I’m told by strangers ALL THE TIME that I am intimidating. Good. If you know one priestess of the Craft in your life and it terrified you, I’m proud to play that role. But if they come into my circle, and stand beside me at the crossroads, know me any time at all, they’ll soon discover I’m a big goofball who licked her wounds, did the work, and learned all these hard lessons the stupid way, and so will they. Well…hopefully with less stupidity than I did, because we are there to help each other, but in the beginning, seekers may put you on a pedestal you never asked for, and inevitably you must fall in their esteem. Just accept this as part of the job description. When it happens, it isn’t about you, its never been about you; this adjustment of perspective just shows how far they’ve progressed. It may look like disrespect, but its actually a very good sign when they realize you are just a human being same as they are.
You can’t worry about whether they’ll like you or not while you ask them to own their shadows, release their addictions and excuses, internalize the locus of control they so desperately want to project onto…well, anything else. Eventually, they will realize that you aren’t going to “save them” and they have to heal themselves and that will feel like a nightmare.
Not everyone is ready for this work; not everyone has what it will takes to be successful; not everyone is sane enough to not blow themselves up (or is it crazy enough to attempt it?) and it is your job to show the necessary discretion so that the ill-prepared are not handed the keys to the very arsenal they would use to destroy themselves, or others.
Sometimes the Answer is No
In other words, sometimes the way we show “perfect love” is by saying, “No, witchcraft training with this group is not appropriate or beneficial for you, or us, at this time.” Or, “You have proven yourself untrustworthy, and until you can understand why your behavior is harmful, forgive and heal yourself, I release you in peace.”
I wouldn’t expect to remain very popular among those whom are asked to leave your class, coven or life. No one likes a break-up, and the strong one who stands up to a toxic person and says “I will not let you harm me any further” will be the one recounted as the bad guy in that on-going saga they are living called “everything bad that happens to me is someone else’s fault.”
Moreover, if you are worried about what that might do to your reputation as a teacher in the wider witching world, know this: be highly suspicious of any instructor who hasn’t pissed off a few folks in their day. If they don’t have the integrity to turn someone away, and deny advancement to the ill-prepared, then their motives can’t be trusted.
You Can Lead a Witch to Circle, but you Can’t Make Them Coven
The students who do make it through the long dark night of the soul to arrive at the gates of their initiation will likely resent you at least a little bit before they reach the light. The Sojourner Tradition is self-initiatory, but I’ve now learned that if I don’t have FULL confidence in their preparation and responsibility, I cannot even bear witness to those rites. “Speak now or forever hold your peace.”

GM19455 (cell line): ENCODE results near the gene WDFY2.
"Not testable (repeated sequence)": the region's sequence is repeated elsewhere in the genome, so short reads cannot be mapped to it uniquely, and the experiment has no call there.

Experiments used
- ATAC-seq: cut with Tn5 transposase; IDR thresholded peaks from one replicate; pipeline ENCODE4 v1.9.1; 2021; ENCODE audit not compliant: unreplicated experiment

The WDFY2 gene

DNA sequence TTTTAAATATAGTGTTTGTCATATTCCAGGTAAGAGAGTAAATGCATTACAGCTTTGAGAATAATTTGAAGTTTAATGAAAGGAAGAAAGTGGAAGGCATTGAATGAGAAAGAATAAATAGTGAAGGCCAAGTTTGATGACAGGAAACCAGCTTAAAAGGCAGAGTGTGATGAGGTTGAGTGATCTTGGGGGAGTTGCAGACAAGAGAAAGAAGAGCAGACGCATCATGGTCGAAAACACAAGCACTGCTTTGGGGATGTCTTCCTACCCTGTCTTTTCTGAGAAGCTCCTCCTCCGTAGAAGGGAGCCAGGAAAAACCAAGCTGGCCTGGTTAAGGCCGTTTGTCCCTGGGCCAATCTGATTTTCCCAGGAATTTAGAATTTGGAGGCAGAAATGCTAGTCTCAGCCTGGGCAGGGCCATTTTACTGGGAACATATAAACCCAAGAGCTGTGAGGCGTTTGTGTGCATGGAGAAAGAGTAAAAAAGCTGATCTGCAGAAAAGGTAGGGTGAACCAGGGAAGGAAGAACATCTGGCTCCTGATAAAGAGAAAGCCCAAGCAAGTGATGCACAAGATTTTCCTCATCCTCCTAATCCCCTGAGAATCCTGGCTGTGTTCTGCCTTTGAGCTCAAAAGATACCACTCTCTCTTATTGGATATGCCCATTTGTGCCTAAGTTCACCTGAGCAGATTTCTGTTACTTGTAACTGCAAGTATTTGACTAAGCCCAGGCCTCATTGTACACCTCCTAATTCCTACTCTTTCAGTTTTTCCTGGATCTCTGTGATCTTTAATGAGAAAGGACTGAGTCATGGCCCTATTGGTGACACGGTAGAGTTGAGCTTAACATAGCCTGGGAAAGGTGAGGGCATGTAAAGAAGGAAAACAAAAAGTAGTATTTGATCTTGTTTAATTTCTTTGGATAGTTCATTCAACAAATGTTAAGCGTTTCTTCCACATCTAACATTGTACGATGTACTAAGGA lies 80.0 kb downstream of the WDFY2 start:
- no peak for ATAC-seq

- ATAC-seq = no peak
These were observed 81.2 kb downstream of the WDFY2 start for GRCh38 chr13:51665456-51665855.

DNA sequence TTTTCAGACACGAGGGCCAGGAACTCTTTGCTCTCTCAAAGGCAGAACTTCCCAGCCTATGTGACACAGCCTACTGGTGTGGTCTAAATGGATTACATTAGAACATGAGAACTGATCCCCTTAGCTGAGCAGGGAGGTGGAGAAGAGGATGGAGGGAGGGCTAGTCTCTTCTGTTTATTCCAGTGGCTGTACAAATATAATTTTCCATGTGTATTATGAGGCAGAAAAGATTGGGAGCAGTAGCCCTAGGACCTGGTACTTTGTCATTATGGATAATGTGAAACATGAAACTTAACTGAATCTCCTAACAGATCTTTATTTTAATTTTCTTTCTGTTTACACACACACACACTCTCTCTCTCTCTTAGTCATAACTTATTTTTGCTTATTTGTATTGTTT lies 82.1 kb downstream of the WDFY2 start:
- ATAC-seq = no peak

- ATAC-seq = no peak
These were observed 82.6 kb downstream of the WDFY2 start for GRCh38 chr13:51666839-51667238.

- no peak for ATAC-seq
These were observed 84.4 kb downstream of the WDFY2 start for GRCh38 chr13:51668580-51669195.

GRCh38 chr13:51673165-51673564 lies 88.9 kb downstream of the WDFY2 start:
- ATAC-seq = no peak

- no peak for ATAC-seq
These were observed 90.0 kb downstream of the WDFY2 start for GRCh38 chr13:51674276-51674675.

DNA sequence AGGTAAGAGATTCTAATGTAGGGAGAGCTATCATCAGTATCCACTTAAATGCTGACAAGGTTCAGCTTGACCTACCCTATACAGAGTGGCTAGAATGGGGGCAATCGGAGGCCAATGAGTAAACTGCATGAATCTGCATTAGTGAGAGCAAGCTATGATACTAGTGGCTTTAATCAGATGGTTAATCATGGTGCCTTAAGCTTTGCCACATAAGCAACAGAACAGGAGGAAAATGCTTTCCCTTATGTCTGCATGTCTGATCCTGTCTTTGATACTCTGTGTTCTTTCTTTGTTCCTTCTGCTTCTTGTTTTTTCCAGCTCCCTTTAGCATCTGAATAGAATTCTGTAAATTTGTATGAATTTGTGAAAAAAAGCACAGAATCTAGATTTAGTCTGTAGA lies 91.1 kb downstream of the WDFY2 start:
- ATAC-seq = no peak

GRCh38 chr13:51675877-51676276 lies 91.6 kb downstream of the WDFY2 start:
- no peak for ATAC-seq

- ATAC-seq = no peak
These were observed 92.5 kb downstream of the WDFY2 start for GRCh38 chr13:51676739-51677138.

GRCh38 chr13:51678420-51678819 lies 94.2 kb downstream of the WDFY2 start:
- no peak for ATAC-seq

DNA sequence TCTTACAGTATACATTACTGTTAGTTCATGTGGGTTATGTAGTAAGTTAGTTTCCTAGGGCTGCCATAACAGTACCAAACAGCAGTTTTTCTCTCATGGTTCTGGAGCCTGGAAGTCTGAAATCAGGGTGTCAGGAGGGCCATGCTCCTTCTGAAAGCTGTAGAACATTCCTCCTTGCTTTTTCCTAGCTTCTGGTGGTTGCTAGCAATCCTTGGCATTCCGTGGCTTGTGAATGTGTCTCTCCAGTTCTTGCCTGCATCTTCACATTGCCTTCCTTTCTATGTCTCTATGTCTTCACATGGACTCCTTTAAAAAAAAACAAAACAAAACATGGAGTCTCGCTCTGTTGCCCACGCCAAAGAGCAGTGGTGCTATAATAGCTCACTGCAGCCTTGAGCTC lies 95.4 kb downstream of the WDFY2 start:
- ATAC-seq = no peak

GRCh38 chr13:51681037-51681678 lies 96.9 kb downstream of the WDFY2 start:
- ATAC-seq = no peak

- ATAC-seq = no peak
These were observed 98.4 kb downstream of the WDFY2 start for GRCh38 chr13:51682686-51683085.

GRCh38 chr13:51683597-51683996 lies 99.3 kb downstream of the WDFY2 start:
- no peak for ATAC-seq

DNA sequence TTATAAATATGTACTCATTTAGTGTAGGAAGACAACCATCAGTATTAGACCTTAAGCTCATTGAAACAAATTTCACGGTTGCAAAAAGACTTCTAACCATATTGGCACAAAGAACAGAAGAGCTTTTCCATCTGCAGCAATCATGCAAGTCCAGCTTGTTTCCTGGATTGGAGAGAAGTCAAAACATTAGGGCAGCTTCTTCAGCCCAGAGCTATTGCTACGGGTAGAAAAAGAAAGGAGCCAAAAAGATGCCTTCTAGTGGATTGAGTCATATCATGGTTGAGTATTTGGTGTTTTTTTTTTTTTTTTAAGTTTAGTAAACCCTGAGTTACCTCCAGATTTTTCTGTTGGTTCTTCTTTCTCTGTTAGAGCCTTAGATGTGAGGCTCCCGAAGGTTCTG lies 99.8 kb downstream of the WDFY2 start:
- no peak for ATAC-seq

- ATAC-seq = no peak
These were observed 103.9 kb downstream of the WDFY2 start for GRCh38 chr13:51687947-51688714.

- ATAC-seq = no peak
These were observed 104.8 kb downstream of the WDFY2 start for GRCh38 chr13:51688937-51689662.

When I do stand before the gods and vouchsafe their entry, and once they jump that besom, I embrace them on the other side of this hedge as my sister or brother witch, equals in sovereignty. I release all expectation or hint of authority over them, just as they must release me. What they do with what I’ve taught them is now entirely their responsibility. If they strike out on their own, or petition to stay and join our coven, neither choice is about me or my ego. By their own free will they stay or go, it is all with my love. That is the hard deal with sovereignty. Like a mama heron, I pour everything I have into all those within my rookery, but then they must leave the nest and fly.
Remember, that you can lead a witch to circle, but you can’t make them coven. The attrition rate of my program is un-apologetically steep. Each year about twenty seekers begin, and we might have eight remaining after their “year” of forty-eight classes is complete. Ask any of our coven’s initiates how they felt about their dedicant year and a majority will say, “it was the hardest, most excruciating year of my life, and I’m so very glad I did this for myself; I’m a much better person today.” This is how you become known in your community for having such “high quality” pagans; we do the work of self-improvement, strive to live up to very high ideals, and hold each other to a high standard.
“Keep pure your highest ideals; strive ever towards it. Let naught stop you nor turn you aside.” Charge of the Goddess, Doreen Valiente
To those teachers of the Craft out there, PLEASE keep doing this work. Don’t let these difficult aspects of the job “turn you aside.” I almost quit many times back in my early days when I was faced with my failures. I am so grateful that my own guides insisted that I soldier on. Stand firm on your principles and you will be known for your integrity by all those that “get it,” and the rest will hopefully grow to understand it eventually by observing your good example.
As our group struggled through our early evolution together, we slowly formulated our ground rules for how we would coven together and they emerged as The Thealogy of Perfection, and The Four Rules of Witchcraft. Next time, I’ll share some from our teaching materials on those subjects; I hope that by doing so they will enrich your group, too.
Click here to see the next installment: Aphrodite’s Thealogy of Perfection